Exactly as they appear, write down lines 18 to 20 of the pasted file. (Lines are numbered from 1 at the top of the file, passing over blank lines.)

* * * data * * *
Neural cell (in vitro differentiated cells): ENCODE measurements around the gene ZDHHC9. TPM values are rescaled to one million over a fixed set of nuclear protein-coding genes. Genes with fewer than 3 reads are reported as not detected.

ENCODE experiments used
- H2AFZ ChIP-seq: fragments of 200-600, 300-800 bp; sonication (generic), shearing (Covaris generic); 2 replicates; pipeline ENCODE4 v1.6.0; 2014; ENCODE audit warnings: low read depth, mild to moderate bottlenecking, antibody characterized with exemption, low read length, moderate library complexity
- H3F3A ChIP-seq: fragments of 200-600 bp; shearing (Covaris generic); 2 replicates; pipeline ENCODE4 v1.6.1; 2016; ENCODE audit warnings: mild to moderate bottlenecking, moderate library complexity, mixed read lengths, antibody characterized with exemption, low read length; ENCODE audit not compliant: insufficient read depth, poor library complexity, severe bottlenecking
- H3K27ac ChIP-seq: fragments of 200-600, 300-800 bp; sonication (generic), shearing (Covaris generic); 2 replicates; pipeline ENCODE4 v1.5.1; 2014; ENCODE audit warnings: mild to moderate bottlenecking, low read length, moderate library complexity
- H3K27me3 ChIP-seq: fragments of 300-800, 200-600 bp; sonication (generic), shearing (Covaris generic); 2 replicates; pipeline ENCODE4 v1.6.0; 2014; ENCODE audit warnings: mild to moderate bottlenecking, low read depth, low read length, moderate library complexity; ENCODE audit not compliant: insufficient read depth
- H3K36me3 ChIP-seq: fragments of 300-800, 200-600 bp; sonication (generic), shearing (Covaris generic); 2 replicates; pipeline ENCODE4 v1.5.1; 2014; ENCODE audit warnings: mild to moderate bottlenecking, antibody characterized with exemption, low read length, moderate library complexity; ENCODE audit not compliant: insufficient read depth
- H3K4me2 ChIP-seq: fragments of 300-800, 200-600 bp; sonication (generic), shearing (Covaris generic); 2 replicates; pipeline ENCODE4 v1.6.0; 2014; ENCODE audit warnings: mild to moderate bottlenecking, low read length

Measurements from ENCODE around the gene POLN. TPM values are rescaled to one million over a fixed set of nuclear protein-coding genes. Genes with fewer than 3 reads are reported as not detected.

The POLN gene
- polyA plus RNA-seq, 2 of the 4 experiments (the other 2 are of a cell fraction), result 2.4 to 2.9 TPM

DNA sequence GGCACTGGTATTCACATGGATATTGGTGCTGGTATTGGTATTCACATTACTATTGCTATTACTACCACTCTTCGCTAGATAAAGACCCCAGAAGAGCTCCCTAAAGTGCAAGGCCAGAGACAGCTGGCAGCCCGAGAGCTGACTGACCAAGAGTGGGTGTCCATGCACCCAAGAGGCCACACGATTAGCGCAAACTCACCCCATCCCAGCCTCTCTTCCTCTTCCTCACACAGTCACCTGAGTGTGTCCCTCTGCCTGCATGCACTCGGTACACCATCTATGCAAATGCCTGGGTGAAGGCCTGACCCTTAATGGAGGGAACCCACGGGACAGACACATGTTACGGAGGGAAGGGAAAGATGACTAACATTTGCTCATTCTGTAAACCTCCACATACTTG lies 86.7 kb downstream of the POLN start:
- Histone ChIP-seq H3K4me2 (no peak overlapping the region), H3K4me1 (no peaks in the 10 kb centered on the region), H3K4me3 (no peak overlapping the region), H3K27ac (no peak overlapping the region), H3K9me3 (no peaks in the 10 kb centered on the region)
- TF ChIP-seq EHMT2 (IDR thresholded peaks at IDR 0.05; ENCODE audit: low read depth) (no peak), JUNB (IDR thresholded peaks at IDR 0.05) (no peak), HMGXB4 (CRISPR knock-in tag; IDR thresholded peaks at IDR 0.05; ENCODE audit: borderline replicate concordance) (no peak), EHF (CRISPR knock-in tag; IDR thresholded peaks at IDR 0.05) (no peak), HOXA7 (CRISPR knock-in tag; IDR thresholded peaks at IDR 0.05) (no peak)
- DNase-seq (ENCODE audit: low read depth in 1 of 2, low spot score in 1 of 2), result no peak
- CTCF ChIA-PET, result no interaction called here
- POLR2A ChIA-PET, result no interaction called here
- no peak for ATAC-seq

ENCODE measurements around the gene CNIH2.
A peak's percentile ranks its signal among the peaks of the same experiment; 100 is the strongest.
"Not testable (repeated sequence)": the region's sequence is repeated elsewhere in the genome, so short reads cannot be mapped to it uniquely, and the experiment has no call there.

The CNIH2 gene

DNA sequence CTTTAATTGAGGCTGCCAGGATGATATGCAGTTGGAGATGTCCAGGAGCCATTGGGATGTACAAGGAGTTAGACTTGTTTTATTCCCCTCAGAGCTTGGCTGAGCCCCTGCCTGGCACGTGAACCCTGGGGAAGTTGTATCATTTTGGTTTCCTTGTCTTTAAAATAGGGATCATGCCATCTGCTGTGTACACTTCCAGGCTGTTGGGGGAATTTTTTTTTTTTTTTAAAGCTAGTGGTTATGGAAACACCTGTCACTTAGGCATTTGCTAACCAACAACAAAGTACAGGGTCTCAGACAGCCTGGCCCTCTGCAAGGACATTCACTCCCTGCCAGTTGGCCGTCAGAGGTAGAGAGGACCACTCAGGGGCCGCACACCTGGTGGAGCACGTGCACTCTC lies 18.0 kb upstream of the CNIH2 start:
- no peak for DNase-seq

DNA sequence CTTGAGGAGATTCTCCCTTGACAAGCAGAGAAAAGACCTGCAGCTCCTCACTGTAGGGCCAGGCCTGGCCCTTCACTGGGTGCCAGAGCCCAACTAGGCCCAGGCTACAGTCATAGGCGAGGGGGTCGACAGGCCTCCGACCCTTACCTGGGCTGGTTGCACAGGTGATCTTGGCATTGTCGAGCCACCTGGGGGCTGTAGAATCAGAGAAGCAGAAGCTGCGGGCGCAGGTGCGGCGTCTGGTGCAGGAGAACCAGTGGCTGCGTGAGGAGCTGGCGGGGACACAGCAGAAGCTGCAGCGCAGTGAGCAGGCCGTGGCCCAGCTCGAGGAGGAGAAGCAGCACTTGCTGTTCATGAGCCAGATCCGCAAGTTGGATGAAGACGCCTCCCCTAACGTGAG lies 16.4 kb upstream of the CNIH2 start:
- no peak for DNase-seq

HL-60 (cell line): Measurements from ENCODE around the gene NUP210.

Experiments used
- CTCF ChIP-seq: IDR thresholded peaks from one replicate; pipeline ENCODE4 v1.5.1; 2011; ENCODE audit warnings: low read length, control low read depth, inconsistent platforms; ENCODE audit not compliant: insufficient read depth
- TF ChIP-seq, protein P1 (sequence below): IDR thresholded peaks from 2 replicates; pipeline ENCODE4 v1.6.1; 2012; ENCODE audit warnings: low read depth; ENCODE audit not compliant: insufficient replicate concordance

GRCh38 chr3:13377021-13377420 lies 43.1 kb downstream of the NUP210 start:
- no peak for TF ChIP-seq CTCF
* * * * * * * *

- no peak for ATAC-seq

ENCODE measurements around the gene CNIH2.
A peak's percentile ranks its signal among the peaks of the same experiment; 100 is the strongest.